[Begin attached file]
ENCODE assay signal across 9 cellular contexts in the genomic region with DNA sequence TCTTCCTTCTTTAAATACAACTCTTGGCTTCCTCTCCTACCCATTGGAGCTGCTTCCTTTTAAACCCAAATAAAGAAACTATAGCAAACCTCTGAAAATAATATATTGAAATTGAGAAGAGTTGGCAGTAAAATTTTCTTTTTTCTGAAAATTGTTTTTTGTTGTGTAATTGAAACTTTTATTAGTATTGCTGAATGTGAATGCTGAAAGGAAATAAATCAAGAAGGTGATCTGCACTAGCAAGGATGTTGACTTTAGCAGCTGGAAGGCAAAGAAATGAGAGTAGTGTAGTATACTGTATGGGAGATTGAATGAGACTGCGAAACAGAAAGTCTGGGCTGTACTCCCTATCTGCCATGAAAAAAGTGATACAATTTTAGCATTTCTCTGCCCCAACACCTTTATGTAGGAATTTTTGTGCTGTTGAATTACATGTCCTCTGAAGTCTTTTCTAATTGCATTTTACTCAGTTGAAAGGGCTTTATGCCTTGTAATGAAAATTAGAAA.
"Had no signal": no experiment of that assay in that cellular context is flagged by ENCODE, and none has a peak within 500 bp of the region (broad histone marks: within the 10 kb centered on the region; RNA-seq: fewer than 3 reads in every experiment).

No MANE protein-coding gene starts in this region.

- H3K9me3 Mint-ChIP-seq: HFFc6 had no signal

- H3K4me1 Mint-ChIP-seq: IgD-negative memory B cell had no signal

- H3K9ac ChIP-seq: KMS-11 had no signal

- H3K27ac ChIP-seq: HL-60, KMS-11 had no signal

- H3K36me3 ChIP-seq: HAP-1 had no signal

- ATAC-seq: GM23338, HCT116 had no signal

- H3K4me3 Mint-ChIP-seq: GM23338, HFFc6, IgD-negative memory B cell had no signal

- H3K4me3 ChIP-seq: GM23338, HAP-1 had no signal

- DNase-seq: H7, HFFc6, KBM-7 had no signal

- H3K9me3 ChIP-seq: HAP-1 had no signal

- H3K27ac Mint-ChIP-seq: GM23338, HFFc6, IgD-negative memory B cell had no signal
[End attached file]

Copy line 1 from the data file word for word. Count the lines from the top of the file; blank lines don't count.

ENCODE assay signal across 9 cellular contexts in the genomic region with DNA sequence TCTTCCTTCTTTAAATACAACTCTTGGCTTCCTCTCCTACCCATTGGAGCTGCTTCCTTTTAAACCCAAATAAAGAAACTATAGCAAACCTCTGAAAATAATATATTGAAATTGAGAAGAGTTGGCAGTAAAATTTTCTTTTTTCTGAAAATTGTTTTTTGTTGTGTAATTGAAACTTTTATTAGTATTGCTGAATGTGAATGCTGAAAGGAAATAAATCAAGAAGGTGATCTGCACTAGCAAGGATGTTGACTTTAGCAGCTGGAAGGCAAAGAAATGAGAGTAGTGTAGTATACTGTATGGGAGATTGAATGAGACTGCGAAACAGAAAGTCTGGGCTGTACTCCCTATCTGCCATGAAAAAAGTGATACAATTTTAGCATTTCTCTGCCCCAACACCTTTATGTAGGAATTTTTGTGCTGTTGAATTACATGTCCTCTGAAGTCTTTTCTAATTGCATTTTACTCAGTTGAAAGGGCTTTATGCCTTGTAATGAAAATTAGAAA.